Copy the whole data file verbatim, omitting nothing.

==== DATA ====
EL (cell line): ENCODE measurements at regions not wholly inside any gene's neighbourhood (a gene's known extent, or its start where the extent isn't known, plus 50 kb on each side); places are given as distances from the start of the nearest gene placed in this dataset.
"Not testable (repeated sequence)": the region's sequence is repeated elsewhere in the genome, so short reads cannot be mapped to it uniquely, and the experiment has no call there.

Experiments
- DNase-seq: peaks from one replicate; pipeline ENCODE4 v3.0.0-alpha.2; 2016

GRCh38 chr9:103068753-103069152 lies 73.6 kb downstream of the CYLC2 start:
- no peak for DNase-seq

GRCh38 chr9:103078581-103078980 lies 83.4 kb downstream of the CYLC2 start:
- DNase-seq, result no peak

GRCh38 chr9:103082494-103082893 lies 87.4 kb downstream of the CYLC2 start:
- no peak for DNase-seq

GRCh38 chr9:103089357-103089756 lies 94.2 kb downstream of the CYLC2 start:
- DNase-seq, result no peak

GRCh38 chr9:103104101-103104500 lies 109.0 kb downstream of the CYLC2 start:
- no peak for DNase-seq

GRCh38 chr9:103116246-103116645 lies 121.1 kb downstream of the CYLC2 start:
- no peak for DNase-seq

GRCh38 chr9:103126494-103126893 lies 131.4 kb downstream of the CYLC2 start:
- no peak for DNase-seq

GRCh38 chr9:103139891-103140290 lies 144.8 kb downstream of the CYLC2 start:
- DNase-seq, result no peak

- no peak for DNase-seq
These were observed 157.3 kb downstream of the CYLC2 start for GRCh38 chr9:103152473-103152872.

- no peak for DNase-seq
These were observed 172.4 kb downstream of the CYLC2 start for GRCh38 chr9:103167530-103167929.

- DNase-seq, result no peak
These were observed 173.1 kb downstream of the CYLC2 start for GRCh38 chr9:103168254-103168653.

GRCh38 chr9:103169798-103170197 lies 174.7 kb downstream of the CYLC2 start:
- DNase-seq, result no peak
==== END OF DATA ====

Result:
EL (cell line): ENCODE measurements at regions not wholly inside any gene's neighbourhood (a gene's known extent, or its start where the extent isn't known, plus 50 kb on each side); places are given as distances from the start of the nearest gene placed in this dataset.
"Not testable (repeated sequence)": the region's sequence is repeated elsewhere in the genome, so short reads cannot be mapped to it uniquely, and the experiment has no call there.

Experiments
- DNase-seq: peaks from one replicate; pipeline ENCODE4 v3.0.0-alpha.2; 2016

GRCh38 chr9:103068753-103069152 lies 73.6 kb downstream of the CYLC2 start:
- no peak for DNase-seq

GRCh38 chr9:103078581-103078980 lies 83.4 kb downstream of the CYLC2 start:
- DNase-seq, result no peak

GRCh38 chr9:103082494-103082893 lies 87.4 kb downstream of the CYLC2 start:
- no peak for DNase-seq

GRCh38 chr9:103089357-103089756 lies 94.2 kb downstream of the CYLC2 start:
- DNase-seq, result no peak

GRCh38 chr9:103104101-103104500 lies 109.0 kb downstream of the CYLC2 start:
- no peak for DNase-seq

GRCh38 chr9:103116246-103116645 lies 121.1 kb downstream of the CYLC2 start:
- no peak for DNase-seq

GRCh38 chr9:103126494-103126893 lies 131.4 kb downstream of the CYLC2 start:
- no peak for DNase-seq

GRCh38 chr9:103139891-103140290 lies 144.8 kb downstream of the CYLC2 start:
- DNase-seq, result no peak

- no peak for DNase-seq
These were observed 157.3 kb downstream of the CYLC2 start for GRCh38 chr9:103152473-103152872.

- no peak for DNase-seq
These were observed 172.4 kb downstream of the CYLC2 start for GRCh38 chr9:103167530-103167929.

- DNase-seq, result no peak
These were observed 173.1 kb downstream of the CYLC2 start for GRCh38 chr9:103168254-103168653.

GRCh38 chr9:103169798-103170197 lies 174.7 kb downstream of the CYLC2 start:
- DNase-seq, result no peak